The most awesome thing though about the ThermoWorks Chef Alarm thermometer is that it can be used for more than just cooking with meat!  As the holiday season approaches, I forsee lots of use of it to replace my clunky candy thermometer.  This is where the Pro Series Needle Probe comes in handy, as it works in instances other (thicker) probes cannot.  You can use it for making:

  • candy
  • marshmallows
  • fudge
  • yogurt
  • bread

This Thanksgiving if it’s your job to cook the turkey this year and you’re a bit nervous about it, I suggest picking up one of these.  On the ThermoWorks website, the Chef Alarm is only $59 and comes with the Pro Series High Temp Cooking Probe.  The thinner Pro Series Needle Probe is an additional accessory for only $15.  And their Superfast Thermapen is $96, but they are running a promotion right now where you can get 2 for $85 each.  I was recently reading some tips in preparation of Thanksgiving on Top 10 Thanksgiving Tips Solved on About.com and even that article recommends ThermoWorks!  Most recently we used it for Beer Can Chicken, one of Nathan’s favorite simply & easy things to put on the grill.  Click below for the recipe!

ThermoWorks_beer_can_chicken

**This is not a sponsored post, as I was not compensated.  I was however provided the Chef Alarm, and the Pro Series Needle Probe for review.  As you can tell I was highly impressed with this product.  This post contains affiliate links, and I get a small referral compensation if you purchase.**

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Tuesday, November 19, 2013

Sweet Soy Grilled Short Ribs

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As the weather has turned crisp, we haven’t completely abandoned the grill.  I recently found short ribs on sale, and thought I’d treat Nathan to a nice meal.  We only go out to eat about once a week, both to save money, and because Elliott’s behavior in restaurants can mean we spend more time trying to get him to behave, than we spend enjoying our meal.  I could easily see these short ribs costing $18 or more at a restaurant.  It’s nice to enjoy a restaurant quality meal from the comfort of our own home!

I marinated these overnight, then following some of the commenters suggestions, I cooked these in the slow cooker for about 4 hours.  Afterwards I reserved the remaining marinade and reduced it on the stovetop.  Nathan finished these off on the grill for that great grilled taste.  It was the perfect lazy Sunday meal, requiring little actual effort.  These had fantastic flavor, and were perfectly tender.  I loved the sweet/tangy flavor combo.  It wasn’t too strong of a flavor either.  I paired them with coconut rice (jasmine rice cooked in coconut milk), and some steamed broccoli.  I feel like I never seem to post dinner recipes these days, so it was important for me to share this!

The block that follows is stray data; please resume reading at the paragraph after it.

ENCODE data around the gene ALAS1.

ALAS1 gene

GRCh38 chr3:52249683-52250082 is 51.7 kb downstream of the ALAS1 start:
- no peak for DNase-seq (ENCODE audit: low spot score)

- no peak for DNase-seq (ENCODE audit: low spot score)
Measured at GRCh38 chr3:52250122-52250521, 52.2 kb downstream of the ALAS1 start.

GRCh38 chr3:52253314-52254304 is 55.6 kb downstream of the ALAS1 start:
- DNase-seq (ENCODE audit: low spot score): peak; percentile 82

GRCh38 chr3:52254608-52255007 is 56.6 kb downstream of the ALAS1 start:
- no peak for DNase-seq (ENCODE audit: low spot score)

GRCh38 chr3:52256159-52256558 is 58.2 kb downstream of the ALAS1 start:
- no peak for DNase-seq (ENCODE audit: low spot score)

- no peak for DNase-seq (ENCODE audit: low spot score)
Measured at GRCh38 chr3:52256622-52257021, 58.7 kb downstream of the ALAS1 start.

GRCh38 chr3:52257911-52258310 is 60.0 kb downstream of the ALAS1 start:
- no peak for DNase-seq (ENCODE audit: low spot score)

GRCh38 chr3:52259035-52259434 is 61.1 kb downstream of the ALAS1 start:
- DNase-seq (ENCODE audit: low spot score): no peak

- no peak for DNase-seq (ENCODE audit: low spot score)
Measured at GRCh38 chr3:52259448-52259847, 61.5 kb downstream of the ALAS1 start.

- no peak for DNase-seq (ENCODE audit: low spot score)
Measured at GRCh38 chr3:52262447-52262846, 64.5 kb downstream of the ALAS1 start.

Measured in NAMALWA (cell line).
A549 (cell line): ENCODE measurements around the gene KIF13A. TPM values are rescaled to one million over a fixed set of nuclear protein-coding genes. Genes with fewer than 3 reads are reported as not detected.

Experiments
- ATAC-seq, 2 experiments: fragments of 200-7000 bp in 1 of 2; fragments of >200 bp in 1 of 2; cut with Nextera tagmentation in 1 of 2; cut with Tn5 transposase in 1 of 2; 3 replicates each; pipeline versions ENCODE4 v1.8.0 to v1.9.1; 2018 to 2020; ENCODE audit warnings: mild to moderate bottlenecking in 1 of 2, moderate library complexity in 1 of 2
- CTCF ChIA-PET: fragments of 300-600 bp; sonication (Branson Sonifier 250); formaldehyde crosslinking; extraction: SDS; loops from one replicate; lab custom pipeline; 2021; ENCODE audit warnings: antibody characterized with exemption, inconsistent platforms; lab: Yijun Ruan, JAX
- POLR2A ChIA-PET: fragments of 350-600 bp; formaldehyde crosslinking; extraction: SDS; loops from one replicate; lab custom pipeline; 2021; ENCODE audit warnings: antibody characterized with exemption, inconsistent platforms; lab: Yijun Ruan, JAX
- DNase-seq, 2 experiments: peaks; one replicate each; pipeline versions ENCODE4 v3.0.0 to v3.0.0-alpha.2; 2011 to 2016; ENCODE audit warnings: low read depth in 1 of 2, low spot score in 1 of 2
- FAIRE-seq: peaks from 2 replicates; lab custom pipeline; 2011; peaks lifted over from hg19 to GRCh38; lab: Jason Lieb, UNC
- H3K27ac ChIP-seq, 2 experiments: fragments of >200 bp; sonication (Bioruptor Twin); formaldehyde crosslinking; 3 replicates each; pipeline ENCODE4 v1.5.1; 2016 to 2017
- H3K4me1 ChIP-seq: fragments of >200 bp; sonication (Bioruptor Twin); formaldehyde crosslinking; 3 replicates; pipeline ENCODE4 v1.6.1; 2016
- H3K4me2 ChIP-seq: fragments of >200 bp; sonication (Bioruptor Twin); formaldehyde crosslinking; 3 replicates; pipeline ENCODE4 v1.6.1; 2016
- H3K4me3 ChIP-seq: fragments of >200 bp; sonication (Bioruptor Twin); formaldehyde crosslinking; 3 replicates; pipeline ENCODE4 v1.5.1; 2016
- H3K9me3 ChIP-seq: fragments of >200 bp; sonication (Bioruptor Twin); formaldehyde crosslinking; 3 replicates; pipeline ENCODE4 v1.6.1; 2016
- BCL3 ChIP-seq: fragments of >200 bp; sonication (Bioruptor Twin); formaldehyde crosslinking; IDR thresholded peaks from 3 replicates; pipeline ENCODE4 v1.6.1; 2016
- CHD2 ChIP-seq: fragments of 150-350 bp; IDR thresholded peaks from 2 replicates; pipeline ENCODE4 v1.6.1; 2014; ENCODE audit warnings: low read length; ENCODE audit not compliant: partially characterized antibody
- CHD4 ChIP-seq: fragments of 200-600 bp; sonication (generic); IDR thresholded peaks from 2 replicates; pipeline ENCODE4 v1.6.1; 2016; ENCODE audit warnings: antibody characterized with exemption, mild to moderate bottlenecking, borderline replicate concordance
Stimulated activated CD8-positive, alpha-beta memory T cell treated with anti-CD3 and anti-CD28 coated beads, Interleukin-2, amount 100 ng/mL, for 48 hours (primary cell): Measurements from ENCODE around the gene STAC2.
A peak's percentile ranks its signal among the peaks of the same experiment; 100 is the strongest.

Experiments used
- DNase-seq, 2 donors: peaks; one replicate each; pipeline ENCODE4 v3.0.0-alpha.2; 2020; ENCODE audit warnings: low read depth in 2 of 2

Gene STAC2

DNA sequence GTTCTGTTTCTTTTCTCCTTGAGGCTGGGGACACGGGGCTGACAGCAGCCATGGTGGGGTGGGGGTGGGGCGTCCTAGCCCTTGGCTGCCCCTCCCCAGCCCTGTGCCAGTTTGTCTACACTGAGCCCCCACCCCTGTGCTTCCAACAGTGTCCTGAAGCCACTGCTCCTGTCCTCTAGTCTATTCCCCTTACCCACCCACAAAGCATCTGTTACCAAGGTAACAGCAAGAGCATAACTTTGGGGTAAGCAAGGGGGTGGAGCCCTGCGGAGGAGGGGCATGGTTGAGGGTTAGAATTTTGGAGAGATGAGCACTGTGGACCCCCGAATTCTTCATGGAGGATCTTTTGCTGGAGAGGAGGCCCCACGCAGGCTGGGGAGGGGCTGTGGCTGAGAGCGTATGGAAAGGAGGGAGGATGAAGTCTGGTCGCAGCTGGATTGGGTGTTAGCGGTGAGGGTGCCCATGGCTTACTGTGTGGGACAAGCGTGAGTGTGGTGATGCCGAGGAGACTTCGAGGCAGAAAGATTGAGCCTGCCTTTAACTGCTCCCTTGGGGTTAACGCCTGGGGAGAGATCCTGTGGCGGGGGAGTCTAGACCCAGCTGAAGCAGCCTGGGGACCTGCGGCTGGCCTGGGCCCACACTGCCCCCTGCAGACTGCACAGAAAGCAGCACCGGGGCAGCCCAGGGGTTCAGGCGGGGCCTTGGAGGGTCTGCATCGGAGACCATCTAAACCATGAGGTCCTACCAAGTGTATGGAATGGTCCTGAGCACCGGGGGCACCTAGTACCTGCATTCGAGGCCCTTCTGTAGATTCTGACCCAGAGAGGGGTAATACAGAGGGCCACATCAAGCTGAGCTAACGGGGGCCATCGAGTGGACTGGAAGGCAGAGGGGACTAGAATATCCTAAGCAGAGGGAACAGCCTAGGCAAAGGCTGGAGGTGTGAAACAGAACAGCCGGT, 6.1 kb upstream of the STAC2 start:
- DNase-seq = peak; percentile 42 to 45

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Friday, October 25, 2013

Baked Pumpkin Oatmeal

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As it turns out, my infant who happily munched broccoli, gobbled up asparagus, chowed down on Winter Squash Quinoa Chicken Stew, and would pretty much at least try anything has slowly morphed into a toddler that will eat almost nothing.  Ok, so not QUITE almost nothing.  He does have a list of approved foods, things like: strawberries, blueberries, raspberries, peaches, pears, bananas, kiwi, bananas, & raisins.  Sense a theme here?  Fruit fruit fruit.  There are a handful of non-fruit things he’ll eat, such as pizza, full fat greek yogurt, muffins, crackers, granola bars, cheerios, bacon, lunchmeat & cheese (but only about 30-40% of the time I offer it), and spaghetti (sometimes).  I very much did not want to raise a picky eater, but here I am.  Because he will eat muffins, I wanted to offer him a breakfast option similar to muffins, but perhaps a bit healthier.  Also, I was curious to see if he inherited his momma’s love of pumpkin.